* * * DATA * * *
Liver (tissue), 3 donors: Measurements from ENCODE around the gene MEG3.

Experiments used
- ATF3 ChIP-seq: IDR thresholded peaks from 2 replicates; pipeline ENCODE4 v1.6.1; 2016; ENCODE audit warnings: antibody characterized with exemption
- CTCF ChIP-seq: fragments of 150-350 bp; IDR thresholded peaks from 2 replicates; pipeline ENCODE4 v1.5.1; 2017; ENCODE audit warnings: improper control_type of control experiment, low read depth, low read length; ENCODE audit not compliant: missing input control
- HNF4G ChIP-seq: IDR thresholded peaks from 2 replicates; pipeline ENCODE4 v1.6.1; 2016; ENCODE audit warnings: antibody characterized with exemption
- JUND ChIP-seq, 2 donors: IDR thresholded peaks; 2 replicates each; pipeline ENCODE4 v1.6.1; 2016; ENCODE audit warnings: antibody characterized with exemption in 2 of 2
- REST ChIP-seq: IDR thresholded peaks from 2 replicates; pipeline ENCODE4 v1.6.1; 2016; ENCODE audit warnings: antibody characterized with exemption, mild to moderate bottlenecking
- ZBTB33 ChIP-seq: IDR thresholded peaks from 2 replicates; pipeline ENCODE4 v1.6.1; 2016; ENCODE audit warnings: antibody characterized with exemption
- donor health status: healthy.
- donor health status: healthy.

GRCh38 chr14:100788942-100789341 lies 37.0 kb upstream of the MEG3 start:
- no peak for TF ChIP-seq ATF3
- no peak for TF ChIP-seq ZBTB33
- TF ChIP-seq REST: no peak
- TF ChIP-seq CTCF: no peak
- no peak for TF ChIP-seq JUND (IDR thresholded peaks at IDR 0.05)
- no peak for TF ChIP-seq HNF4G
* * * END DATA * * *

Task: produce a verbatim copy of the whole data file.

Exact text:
Liver (tissue), 3 donors: Measurements from ENCODE around the gene MEG3.

Experiments used
- ATF3 ChIP-seq: IDR thresholded peaks from 2 replicates; pipeline ENCODE4 v1.6.1; 2016; ENCODE audit warnings: antibody characterized with exemption
- CTCF ChIP-seq: fragments of 150-350 bp; IDR thresholded peaks from 2 replicates; pipeline ENCODE4 v1.5.1; 2017; ENCODE audit warnings: improper control_type of control experiment, low read depth, low read length; ENCODE audit not compliant: missing input control
- HNF4G ChIP-seq: IDR thresholded peaks from 2 replicates; pipeline ENCODE4 v1.6.1; 2016; ENCODE audit warnings: antibody characterized with exemption
- JUND ChIP-seq, 2 donors: IDR thresholded peaks; 2 replicates each; pipeline ENCODE4 v1.6.1; 2016; ENCODE audit warnings: antibody characterized with exemption in 2 of 2
- REST ChIP-seq: IDR thresholded peaks from 2 replicates; pipeline ENCODE4 v1.6.1; 2016; ENCODE audit warnings: antibody characterized with exemption, mild to moderate bottlenecking
- ZBTB33 ChIP-seq: IDR thresholded peaks from 2 replicates; pipeline ENCODE4 v1.6.1; 2016; ENCODE audit warnings: antibody characterized with exemption
- donor health status: healthy.
- donor health status: healthy.

GRCh38 chr14:100788942-100789341 lies 37.0 kb upstream of the MEG3 start:
- no peak for TF ChIP-seq ATF3
- no peak for TF ChIP-seq ZBTB33
- TF ChIP-seq REST: no peak
- TF ChIP-seq CTCF: no peak
- no peak for TF ChIP-seq JUND (IDR thresholded peaks at IDR 0.05)
- no peak for TF ChIP-seq HNF4G